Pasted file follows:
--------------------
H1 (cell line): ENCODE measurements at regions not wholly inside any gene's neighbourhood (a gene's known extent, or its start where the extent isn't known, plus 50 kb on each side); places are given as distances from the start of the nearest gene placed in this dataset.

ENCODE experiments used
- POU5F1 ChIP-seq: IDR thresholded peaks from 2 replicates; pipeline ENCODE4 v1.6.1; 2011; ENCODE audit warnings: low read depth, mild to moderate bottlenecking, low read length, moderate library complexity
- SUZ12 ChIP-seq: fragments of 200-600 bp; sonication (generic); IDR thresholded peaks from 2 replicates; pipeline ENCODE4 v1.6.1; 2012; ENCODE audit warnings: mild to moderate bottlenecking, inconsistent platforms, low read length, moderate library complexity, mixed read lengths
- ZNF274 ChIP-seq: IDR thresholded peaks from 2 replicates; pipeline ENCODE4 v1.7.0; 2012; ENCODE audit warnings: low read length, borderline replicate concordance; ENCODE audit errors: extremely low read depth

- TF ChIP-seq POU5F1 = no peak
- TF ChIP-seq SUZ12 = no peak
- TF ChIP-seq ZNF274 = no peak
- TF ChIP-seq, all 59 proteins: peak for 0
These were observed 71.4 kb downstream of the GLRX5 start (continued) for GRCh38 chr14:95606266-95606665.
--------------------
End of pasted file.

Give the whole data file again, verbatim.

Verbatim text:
H1 (cell line): ENCODE measurements at regions not wholly inside any gene's neighbourhood (a gene's known extent, or its start where the extent isn't known, plus 50 kb on each side); places are given as distances from the start of the nearest gene placed in this dataset.

ENCODE experiments used
- POU5F1 ChIP-seq: IDR thresholded peaks from 2 replicates; pipeline ENCODE4 v1.6.1; 2011; ENCODE audit warnings: low read depth, mild to moderate bottlenecking, low read length, moderate library complexity
- SUZ12 ChIP-seq: fragments of 200-600 bp; sonication (generic); IDR thresholded peaks from 2 replicates; pipeline ENCODE4 v1.6.1; 2012; ENCODE audit warnings: mild to moderate bottlenecking, inconsistent platforms, low read length, moderate library complexity, mixed read lengths
- ZNF274 ChIP-seq: IDR thresholded peaks from 2 replicates; pipeline ENCODE4 v1.7.0; 2012; ENCODE audit warnings: low read length, borderline replicate concordance; ENCODE audit errors: extremely low read depth

- TF ChIP-seq POU5F1 = no peak
- TF ChIP-seq SUZ12 = no peak
- TF ChIP-seq ZNF274 = no peak
- TF ChIP-seq, all 59 proteins: peak for 0
These were observed 71.4 kb downstream of the GLRX5 start (continued) for GRCh38 chr14:95606266-95606665.